Joan Bakewell on why the government must both extend and expand its public consultation on the future of the BBC
The future of the BBC hangs in the balance, and the government is gunning for it. It has given plenty of warning over recent months, headlined in The Daily Telegraph: Tories go to War with the BBC. I suppose it was decent of them to give us notice. Now we have to mount a defence of this outstanding British Institution, which I believe to be one of the pillars of civic society.
Plenty of people agree with me, especially the public. The government has made a big play of wanting to consult all interested parties. They have declared proudly that there is an 18 month window of opportunity for interested parties to make their views known. There are no parties more directly concerned than the viewers and listeners themselves, who through their license fee pay for what they get. The BBC belongs not to the government, nor the state – but to the public. People need to make their voices heard.
This is not made easy by the government. On 16 July, the Department for Culture Media and Sport issued a 74 page glossy document called BBC Charter Review: Public Consultation. Its first page tells us the consultation continues until 8 October. Just three months – and those summer holiday months, too – for the public to get its act together and tell Ministers it really thinks. The only other way to make your thoughts and feelings known to the government is provided by the BBC itself. The BBC Trust website is running questionnaires and the BBC will be holding seminars around the country. How much bolder and more trusting than the government, whose meagre three month consultation suggests they might be planning to go ahead with change whatever the public wants or says.
Why does any of it matter? The BBC will surely stagger on as it has when under attack from previous governments. Besides, there’s plenty wrong with it. I know that: I work for it. It is overloaded with management, people with lengthy acronyms whose job is never quite clear. Its governance needs revision, too. Even the Chairman of the BBC Trust thinks so. So yes there’s plenty of room for improvement.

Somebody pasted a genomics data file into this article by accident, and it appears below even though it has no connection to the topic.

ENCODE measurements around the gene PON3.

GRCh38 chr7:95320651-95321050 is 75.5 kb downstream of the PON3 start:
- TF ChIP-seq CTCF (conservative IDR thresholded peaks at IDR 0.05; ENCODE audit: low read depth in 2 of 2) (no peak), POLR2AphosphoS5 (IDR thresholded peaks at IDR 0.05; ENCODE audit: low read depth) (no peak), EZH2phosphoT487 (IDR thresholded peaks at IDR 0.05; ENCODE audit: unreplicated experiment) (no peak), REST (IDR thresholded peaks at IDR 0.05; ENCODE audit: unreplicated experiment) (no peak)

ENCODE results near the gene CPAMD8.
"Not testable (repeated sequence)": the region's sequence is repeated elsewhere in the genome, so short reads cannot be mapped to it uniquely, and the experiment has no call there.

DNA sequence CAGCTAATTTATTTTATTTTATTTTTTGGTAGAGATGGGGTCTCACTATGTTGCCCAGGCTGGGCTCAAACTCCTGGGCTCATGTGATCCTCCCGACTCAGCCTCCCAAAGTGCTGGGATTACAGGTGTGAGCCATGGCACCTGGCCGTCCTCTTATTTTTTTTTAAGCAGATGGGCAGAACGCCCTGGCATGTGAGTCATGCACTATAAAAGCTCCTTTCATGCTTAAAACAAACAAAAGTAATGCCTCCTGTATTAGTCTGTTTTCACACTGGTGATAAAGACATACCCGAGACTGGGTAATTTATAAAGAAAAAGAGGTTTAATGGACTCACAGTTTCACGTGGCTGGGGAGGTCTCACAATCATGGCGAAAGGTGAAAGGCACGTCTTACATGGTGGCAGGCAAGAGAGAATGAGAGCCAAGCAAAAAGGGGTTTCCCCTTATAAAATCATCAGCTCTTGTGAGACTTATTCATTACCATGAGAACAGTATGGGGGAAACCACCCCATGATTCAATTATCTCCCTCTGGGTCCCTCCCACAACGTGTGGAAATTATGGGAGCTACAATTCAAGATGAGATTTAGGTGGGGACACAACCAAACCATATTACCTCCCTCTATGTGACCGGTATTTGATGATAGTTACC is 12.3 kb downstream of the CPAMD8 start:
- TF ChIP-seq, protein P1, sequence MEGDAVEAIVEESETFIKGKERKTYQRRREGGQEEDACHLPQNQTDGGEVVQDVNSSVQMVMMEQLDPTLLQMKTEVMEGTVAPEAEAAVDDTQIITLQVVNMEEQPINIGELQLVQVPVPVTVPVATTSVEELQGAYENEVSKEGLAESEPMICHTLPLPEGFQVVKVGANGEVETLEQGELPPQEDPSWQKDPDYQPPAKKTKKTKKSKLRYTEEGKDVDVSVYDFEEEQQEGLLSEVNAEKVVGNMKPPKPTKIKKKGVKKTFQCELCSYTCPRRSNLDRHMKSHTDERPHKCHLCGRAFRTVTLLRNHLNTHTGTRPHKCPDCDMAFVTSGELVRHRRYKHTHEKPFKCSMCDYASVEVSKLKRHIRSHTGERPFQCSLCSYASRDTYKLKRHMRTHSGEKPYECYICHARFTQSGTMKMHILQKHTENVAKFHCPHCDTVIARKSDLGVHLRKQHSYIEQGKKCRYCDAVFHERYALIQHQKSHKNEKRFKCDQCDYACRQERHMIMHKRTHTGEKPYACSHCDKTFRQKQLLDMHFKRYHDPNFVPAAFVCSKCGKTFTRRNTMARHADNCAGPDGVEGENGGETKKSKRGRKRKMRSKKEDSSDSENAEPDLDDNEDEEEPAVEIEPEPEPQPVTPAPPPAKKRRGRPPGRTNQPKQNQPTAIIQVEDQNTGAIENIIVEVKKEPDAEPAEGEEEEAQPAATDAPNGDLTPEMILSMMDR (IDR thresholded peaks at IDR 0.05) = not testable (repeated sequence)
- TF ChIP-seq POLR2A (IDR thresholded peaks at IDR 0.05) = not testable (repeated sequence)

But funding the BBC adequate to the needs of this global institution should not be subject to mean-spirited cuts imposed by a governing party that complained of bias during the election. A party whose wealthy donors often own rival media enterprises, and whose philosophy is to cut down to size any British institution that doesn’t conform to the neo-liberal model.
The BBC deserves more than to be on the receiving end of the whim of a passing party of government. Its reputation for decades has been and remains the envy of the world. Its World Service is the one source of honest reporting that can be trusted in many of the world’s desperately divided countries. It supplies – without the irritating interference of commercials – work that is both the pride and inspiration of our cultural life.
I urge the government to honour its pledge to consult the public more widely, by extending and publicising its consultation document. Make it known in schools and factories, churches and mosques, to the WI, the Scouts and Guides, local communities and libraries. These are the people who have come to take the quality and reliability of the BBC for granted. It is their BBC. Let their voice be heard.
Baroness Joan Bakewell is a journalist, broadcaster and backbench Labour Peer in the House of Lords
Published 9th September 2015